Then I got out and saw the butt of my car all smooshed up to the front of his. Poor cars.

I have no explanation for my lack of thinking except maybe this: The puke germs that I got, those awful germs that I got from my precious and lovely little baby, the germs that made me throw up more times in one day than I did throughout my entire pregnancy, those germs killed part of my brain.

Thursday, March 5, 2009

One Step Forward, One Germ-X Bath Back

Winter listened to me!!

It is a lovely (if windy) 75ish out there and I am one happy desert rat.

However, the Norah? Has the pukes. And not the cute newborn kind either.


Because I think my mom, Donna, sometimes reads this site I will refrain from any descriptions. Suffice it to say, the baby is sick. And that makes me sad.

Gotta go now. I have a bathtub full of Germ-X waiting for me to go roll around in it. Think healthy thoughts for the Norah!

Wednesday, March 4, 2009

Slathering on the Sunless Tanner

The climate in New Mexico is vastly different from the climate here in Arkansas and though it has been almost three years since I moved here, I am still adjusting. I know, three years is a long adjustment period, but when you spent 19 years in one kind of place and then move to a totally different kind of place...three years does not seem to be so long.

The summers here are obviously different. New Mexican summers are blisteringly hot, the sun could bake you like a potato in 10 minutes flat. But the heat is dry, it's a light kind of heat that you can breathe in, that you can escape if you hide in some shade for a while. The summers here are very nearly unbearable for a desert rat like myself. Here there is a heavy, wet, oppressive heat that can only be defeated by some serious air conditioning. You can't escape that kind of heat; it conquers even the nicest of shade trees. I hate hearing the locusts outside in the summer because their chirping sounds to me like "Saa-aa-aa-die! Come out here and swelter in this outdoor saaaaaaauna!" I hate those stupid locusts.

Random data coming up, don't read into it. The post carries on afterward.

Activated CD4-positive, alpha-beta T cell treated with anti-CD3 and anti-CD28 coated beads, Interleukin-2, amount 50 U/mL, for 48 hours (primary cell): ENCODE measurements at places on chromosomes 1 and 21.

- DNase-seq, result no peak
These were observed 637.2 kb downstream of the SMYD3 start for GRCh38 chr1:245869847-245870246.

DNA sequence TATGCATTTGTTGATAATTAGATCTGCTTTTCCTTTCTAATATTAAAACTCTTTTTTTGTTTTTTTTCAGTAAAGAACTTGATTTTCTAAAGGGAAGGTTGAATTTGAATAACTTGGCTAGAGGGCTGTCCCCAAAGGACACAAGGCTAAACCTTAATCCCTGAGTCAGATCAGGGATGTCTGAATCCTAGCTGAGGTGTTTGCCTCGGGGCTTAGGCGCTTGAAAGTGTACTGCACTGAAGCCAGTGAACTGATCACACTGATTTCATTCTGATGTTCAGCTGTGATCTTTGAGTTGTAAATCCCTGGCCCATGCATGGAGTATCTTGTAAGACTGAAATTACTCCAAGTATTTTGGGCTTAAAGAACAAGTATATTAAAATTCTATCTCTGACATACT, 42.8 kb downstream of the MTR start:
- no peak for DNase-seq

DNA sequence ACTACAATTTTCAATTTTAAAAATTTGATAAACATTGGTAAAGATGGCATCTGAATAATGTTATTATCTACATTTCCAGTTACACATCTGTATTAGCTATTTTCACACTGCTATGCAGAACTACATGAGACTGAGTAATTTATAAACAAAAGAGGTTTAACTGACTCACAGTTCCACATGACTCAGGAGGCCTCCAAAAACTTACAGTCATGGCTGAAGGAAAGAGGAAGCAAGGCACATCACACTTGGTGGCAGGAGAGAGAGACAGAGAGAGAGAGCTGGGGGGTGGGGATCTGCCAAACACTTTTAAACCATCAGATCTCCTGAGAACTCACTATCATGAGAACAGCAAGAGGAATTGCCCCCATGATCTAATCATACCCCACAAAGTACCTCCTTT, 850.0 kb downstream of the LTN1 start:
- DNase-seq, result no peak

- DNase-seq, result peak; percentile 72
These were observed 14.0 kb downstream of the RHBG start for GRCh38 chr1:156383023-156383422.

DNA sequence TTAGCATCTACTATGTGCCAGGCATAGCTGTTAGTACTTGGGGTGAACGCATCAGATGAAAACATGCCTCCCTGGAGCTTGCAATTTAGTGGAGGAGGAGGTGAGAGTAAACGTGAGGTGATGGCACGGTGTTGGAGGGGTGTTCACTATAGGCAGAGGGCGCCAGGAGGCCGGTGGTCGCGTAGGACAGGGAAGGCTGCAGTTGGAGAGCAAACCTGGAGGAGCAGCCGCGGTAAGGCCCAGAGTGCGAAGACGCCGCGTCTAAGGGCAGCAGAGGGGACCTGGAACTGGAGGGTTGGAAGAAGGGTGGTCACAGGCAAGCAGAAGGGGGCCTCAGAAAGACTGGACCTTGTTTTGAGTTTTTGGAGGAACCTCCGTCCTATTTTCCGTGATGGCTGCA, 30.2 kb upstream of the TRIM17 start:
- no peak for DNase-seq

Like I told Dr Stratman yesterday: I was a lifeguard for two years in Roswell. I survived the heat there, though on some days it felt like my sanity was seeping out my pores, but I could not be a lifeguard here. I would just plain fall over dead.

In Roswell, spring and fall are marked mostly by wind and dirt. The dirt blows in your eyes and your hair and your lip gloss so all spring and fall you walk around with scratchy eyes, dusty smelling hair and gritty lips. The temperature is nice, but the blowing dirt...not so great. Spring and fall in Arkansas are lovely, prone to make me stare out the windows of my classrooms longingly, prone even to inspire me with poems. Though honestly, I would take dirt in my face over tornadoes any day.

And winter. I loathe the winter. I like cold weather for about a week, which is long enough to wear some cute clothes and light a fire, but then I'm done. In New Mexico the cold is different too. When I lived in Albuquerque and was going to school there, I learned the art of layering well. Because when I left the house in the morning it was cold enough to freeze the snot in your nose but by noon is could be a lovely 60 degrees outside. In Arkansas I have learned to layer too, but for a very different reason. Here I have to layer just to get to mail from the mailbox lest I turn into an ice sculpture on the front lawn. Here it is very likely that the snot in your nose is going to stay frozen for a good two weeks before you get some relief.

And you know what winter? I am ready for the snot in my nose to melt! Once, I wore two pairs of pants to school because when I left the house it was 9 degrees. 9! And it was only going to get up to something idiotic like 12 degrees by noon. That is just ridiculous. I would never survive the weather anywhere north of where I currently live.

All that to say, I'm done with this whole winter thing. I'm finished. I am putting away my winter clothes and they are not coming back out, not even if it snows. Perhaps I can bring on the spring just by sheer force of will. Perhaps winter will look into my face, see the revolt in my eyes as I scurry across campus in my little cardigan and cropped pants, and it will cower.

That's the plan folks. Won't you join me in the uprising?

Tuesday, March 3, 2009